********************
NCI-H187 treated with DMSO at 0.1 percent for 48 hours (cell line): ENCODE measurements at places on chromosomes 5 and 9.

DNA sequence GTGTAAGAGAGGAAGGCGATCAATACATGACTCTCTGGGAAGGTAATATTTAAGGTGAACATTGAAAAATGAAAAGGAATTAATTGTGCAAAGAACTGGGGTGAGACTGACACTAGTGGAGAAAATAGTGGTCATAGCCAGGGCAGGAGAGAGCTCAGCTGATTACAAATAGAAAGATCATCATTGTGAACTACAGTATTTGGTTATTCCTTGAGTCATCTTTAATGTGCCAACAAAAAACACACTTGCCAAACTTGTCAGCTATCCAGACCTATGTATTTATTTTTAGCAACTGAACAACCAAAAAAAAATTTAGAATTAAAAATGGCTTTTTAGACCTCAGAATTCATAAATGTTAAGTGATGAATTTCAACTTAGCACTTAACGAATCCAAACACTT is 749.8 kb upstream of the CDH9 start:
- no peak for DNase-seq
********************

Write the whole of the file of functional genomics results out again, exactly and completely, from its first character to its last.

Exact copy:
NCI-H187 treated with DMSO at 0.1 percent for 48 hours (cell line): ENCODE measurements at places on chromosomes 5 and 9.

DNA sequence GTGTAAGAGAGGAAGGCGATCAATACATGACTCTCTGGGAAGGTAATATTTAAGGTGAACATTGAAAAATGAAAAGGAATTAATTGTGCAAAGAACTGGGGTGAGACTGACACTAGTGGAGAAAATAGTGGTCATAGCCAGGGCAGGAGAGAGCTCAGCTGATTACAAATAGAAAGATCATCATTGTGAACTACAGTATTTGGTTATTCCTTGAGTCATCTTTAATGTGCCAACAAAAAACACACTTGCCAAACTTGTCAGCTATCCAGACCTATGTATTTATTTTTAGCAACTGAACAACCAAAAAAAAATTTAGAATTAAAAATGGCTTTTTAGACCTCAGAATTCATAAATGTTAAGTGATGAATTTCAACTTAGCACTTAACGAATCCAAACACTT is 749.8 kb upstream of the CDH9 start:
- no peak for DNase-seq